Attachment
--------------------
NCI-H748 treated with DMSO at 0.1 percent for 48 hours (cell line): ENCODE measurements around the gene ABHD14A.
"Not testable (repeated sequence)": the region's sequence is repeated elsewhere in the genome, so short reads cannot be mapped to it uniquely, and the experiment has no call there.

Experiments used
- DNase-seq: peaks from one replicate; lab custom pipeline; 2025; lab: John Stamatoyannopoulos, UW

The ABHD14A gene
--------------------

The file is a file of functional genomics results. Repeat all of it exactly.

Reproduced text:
NCI-H748 treated with DMSO at 0.1 percent for 48 hours (cell line): ENCODE measurements around the gene ABHD14A.
"Not testable (repeated sequence)": the region's sequence is repeated elsewhere in the genome, so short reads cannot be mapped to it uniquely, and the experiment has no call there.

Experiments used
- DNase-seq: peaks from one replicate; lab custom pipeline; 2025; lab: John Stamatoyannopoulos, UW

The ABHD14A gene